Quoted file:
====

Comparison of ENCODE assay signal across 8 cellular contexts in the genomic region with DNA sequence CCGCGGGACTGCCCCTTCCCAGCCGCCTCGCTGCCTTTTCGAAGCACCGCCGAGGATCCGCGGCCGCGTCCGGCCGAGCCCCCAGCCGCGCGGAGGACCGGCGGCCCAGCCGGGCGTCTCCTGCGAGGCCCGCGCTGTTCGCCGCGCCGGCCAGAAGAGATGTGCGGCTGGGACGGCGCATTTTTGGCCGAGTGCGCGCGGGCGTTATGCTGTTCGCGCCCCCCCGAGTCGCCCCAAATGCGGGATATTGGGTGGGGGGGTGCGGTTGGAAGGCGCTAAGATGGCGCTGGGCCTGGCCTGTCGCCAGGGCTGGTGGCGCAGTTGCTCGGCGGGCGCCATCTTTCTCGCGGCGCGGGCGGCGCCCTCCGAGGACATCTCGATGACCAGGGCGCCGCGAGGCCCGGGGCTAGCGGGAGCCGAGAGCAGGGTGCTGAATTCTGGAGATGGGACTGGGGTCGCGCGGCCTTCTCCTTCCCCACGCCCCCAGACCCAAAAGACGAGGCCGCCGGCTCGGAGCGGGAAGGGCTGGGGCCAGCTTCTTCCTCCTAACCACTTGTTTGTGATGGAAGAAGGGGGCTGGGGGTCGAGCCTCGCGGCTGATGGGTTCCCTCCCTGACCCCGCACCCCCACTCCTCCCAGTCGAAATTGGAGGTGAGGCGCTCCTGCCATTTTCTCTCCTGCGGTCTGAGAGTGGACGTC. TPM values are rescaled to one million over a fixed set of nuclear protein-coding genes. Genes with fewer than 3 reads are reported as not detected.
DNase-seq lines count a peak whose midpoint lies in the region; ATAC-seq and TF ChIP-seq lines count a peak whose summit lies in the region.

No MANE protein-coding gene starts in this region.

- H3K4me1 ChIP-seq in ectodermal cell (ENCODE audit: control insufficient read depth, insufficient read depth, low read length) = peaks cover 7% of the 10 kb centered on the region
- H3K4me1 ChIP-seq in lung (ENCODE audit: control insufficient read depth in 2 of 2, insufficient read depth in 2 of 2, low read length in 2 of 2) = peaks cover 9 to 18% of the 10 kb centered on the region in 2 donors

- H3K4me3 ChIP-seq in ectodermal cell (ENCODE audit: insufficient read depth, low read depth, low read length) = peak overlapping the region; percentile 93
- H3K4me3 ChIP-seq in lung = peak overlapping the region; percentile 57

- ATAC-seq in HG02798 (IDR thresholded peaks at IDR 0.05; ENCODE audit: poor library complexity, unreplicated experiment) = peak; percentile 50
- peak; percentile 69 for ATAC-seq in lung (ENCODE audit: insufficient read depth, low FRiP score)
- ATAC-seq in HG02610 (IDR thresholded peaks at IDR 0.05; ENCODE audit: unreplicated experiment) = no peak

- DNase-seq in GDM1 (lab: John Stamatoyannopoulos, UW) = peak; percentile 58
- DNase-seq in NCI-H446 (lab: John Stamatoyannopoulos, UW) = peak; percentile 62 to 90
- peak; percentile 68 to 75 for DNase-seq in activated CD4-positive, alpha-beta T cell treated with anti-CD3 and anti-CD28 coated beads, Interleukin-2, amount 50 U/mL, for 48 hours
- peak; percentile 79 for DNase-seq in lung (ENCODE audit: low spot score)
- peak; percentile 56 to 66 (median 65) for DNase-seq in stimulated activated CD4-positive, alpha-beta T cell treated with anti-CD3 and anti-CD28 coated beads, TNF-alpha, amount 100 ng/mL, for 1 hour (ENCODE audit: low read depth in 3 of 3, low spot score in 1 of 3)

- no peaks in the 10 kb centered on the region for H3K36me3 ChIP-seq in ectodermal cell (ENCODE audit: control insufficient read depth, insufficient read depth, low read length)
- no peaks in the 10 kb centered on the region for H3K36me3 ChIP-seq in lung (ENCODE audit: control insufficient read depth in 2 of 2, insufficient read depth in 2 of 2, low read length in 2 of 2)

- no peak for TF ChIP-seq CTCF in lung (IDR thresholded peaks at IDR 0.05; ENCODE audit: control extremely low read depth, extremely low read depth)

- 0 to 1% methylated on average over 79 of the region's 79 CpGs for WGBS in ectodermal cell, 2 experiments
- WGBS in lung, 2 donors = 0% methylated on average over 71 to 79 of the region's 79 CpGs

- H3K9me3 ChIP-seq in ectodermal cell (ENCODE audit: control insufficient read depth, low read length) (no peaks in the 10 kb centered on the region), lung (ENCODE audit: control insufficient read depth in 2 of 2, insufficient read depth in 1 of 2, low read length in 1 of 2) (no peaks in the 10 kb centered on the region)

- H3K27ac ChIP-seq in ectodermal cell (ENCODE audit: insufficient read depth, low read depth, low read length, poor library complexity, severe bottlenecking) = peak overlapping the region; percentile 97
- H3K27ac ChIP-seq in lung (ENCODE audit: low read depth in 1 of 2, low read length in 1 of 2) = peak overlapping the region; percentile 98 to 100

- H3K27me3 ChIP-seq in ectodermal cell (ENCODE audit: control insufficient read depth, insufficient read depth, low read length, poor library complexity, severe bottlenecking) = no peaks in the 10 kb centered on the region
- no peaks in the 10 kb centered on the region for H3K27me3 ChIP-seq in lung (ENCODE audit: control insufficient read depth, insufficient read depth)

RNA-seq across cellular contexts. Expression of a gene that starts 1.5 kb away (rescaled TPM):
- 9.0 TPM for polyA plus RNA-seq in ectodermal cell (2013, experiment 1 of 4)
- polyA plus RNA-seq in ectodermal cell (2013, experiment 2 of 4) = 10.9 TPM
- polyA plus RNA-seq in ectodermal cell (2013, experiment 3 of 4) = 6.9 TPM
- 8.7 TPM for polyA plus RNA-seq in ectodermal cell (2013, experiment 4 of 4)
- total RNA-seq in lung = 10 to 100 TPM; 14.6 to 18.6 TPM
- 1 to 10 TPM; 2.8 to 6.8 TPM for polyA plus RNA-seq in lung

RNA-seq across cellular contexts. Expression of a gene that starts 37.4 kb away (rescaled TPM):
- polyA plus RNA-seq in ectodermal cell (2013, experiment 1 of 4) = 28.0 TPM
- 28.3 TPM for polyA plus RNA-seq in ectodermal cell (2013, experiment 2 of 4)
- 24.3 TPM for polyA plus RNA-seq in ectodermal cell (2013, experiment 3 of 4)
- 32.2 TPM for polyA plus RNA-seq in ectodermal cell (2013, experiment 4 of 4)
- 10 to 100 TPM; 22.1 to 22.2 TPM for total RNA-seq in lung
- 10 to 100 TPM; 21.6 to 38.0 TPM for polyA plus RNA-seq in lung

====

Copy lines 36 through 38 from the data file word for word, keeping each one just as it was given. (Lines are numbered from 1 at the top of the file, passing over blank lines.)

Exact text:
- 24.3 TPM for polyA plus RNA-seq in ectodermal cell (2013, experiment 3 of 4)
- 32.2 TPM for polyA plus RNA-seq in ectodermal cell (2013, experiment 4 of 4)
- 10 to 100 TPM; 22.1 to 22.2 TPM for total RNA-seq in lung